Nearly 40% Of Gay Republicans View Being Gay As A Personal Shortcoming, Wish They Were Straight: Study

A new study looking at the characteristics and preferences of LGBT voters found that of the nearly 9 million LGBT adults registered to vote in the 2020 general election, 15% are registered as Republicans while 50% are registered as Democrats.

The study by UCLA’s Williams Institute also found that 22% of registered voters identified as Independents while 13% identified with another party or did not know with which party they most identified.

The report also assessed the differences and similarities between sexual minority people who identified themselves as Republicans or Democrats. (The U.S. Transgender Survey finds only 2% of transgender people, not included in this report, are Republicans.)

“Researchers and LGBT community members have seen an inherent incompatibility between LGBT identity and Republican affiliation,” the study notes. “Nonetheless, LGBT people, like other minority groups, hold diverse beliefs and political affiliations. In order to better understand the relationship between sexual minority and political identities, we examined five indicators that describe the relationship people have with their lesbian, gay, and bisexual (LGB) identity and their connection with the LGBT community.”

Compared with Democratic LGB people, more Republican LGB people said they would want to be completely heterosexual and that being LGB is a “personal shortcoming.”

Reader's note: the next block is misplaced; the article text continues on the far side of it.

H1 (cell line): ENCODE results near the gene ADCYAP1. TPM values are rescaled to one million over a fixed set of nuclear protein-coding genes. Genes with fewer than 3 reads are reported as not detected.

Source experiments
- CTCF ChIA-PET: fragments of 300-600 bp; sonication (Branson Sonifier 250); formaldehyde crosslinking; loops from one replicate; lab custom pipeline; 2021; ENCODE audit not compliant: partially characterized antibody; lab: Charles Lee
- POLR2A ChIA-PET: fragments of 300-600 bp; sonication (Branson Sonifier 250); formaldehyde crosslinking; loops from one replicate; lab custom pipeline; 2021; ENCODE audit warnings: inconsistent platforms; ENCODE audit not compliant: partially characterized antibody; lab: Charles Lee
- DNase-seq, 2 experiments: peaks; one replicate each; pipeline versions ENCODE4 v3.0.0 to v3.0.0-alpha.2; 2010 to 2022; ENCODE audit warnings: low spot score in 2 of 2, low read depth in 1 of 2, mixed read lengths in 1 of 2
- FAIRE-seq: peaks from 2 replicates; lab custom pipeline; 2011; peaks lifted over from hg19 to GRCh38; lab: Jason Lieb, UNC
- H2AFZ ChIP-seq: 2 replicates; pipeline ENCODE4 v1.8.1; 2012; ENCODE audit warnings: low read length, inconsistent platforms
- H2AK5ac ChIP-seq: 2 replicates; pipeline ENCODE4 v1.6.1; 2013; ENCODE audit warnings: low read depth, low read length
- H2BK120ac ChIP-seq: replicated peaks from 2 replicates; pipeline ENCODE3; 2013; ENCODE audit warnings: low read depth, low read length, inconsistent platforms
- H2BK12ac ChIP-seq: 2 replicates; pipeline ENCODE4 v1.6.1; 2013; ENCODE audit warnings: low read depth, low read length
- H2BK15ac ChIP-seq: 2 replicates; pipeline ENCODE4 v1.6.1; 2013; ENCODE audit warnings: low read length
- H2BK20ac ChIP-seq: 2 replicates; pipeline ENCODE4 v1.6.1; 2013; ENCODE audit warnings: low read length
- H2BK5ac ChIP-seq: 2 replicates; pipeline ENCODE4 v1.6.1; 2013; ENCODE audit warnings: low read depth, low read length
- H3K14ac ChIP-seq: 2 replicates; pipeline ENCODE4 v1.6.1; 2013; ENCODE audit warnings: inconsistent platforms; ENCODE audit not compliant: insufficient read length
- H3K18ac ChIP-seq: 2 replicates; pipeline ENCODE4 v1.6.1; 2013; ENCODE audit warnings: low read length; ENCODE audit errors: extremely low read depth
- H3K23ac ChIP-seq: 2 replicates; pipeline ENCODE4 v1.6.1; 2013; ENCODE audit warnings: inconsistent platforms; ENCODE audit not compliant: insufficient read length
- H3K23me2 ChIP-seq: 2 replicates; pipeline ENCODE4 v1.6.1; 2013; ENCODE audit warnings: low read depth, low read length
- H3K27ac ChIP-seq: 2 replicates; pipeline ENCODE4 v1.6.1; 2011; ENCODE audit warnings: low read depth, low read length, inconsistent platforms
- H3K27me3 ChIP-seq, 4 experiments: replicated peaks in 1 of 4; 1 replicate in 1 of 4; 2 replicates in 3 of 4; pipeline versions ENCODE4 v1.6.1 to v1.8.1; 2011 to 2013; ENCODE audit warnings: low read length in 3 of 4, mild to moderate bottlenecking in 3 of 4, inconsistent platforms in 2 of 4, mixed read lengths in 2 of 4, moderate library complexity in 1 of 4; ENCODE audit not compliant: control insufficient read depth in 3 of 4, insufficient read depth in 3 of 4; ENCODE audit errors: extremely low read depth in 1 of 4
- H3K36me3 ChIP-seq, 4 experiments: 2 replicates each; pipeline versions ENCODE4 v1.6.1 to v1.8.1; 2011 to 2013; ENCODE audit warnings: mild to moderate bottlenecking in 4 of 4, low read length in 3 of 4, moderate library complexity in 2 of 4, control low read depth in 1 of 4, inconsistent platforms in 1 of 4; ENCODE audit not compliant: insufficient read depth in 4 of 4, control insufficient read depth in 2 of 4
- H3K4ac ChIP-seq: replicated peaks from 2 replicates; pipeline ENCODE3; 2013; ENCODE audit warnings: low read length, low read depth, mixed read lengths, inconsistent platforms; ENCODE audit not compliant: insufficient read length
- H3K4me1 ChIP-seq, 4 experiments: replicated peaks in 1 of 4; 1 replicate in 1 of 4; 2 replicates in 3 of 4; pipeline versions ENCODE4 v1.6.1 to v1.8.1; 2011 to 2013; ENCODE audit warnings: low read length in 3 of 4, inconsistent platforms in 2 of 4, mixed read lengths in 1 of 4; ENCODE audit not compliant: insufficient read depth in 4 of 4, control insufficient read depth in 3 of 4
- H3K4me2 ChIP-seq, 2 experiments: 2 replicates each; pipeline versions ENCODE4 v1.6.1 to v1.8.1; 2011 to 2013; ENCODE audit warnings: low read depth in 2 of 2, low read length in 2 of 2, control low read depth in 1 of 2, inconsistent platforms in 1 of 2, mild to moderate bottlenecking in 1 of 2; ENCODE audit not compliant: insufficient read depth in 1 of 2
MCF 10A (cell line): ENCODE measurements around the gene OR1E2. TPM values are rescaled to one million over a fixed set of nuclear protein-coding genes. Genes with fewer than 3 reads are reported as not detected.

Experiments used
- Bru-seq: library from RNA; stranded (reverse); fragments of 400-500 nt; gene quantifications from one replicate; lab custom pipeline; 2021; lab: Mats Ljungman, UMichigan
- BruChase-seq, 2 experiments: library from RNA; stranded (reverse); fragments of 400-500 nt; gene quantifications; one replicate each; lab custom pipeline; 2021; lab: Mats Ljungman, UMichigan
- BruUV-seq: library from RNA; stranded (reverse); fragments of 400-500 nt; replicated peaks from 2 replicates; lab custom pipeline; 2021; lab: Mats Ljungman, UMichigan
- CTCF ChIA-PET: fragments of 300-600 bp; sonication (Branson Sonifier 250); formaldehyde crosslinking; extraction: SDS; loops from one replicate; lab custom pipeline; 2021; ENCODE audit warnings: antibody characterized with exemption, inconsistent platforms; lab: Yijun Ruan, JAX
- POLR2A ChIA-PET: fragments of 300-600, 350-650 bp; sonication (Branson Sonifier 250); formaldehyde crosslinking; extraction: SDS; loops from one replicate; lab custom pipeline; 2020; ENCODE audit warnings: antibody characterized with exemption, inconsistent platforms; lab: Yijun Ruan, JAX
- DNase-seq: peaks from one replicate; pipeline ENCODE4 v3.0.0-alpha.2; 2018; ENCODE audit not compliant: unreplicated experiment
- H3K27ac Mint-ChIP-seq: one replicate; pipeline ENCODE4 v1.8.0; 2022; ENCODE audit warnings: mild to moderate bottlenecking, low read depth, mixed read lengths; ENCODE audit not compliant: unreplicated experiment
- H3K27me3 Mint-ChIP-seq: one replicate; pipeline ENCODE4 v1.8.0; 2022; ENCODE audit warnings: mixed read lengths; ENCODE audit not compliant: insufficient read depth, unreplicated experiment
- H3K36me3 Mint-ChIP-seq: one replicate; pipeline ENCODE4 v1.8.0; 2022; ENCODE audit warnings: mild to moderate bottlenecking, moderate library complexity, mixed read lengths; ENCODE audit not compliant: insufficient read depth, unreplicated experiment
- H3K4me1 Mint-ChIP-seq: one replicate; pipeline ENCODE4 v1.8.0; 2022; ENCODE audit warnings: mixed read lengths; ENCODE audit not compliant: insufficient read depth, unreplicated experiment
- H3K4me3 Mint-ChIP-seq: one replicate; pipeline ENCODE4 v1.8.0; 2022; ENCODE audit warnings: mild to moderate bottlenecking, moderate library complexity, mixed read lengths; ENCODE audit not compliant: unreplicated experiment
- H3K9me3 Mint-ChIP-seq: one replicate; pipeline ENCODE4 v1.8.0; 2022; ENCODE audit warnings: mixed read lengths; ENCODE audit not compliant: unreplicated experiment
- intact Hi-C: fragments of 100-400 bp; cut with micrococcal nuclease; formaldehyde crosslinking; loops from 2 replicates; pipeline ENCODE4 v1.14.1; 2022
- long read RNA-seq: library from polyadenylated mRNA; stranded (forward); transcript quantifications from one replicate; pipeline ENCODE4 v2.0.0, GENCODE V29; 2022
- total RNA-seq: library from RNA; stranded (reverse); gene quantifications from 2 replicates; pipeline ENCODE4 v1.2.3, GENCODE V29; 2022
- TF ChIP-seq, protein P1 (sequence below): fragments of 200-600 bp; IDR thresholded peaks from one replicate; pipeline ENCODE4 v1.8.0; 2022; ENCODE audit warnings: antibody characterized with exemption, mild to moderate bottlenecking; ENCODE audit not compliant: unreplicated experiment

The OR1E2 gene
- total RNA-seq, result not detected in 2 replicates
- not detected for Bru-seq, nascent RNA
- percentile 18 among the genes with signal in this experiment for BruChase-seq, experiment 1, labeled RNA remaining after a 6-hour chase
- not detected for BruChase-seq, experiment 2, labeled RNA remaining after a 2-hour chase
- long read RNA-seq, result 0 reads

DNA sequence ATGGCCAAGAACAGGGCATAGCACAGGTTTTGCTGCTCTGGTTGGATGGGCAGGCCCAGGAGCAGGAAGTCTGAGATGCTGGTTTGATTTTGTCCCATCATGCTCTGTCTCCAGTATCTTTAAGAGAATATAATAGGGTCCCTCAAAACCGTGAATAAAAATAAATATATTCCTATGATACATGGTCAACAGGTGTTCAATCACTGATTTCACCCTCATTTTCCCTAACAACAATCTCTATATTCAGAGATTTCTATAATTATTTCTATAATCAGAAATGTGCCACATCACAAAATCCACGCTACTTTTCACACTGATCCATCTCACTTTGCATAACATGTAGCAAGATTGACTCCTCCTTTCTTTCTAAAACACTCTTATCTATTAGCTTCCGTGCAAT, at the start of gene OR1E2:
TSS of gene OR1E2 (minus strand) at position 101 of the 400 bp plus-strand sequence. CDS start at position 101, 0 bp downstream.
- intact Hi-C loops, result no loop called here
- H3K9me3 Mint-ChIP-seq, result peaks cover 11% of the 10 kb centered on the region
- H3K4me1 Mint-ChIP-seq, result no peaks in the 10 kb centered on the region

Forty-one percent of LGB Republicans say they would rather be completely heterosexual.

Thirty-eight percent think that being gay or bisexual is a “personal shortcoming.”

But similar proportions—more than a third—of LGB people of both party affiliations said they had tried to stop being attracted to same-sex partners at some point in their life.

LGB Republicans were less likely than LGB Democrats to agree that participating in the LGBTQ community is a positive thing or were proud of the LGBTQ community. They are also less likely to feel that problems faced by the LGBTQ community are their own problems.

LGB Democrats were twice as likely as LGB Republicans to say that it is important to be politically active in the LGBTQ community.

“In summary, this shows a diversity of opinions among LGB people,” the study’s authors concluded. “Although a small minority, LGB people are affiliated as Republicans. Republican and Democratic LGB people similarly perceive stigma against LGB people in their communities. But they differ in terms of their connections with LGBT communities. Our data show that Republican LGB people have a weaker connection to the LGBT community than Democratic LGB people and half as many Republican as Democratic LGB people said that it was important for them to be politically active in the LGBT community.”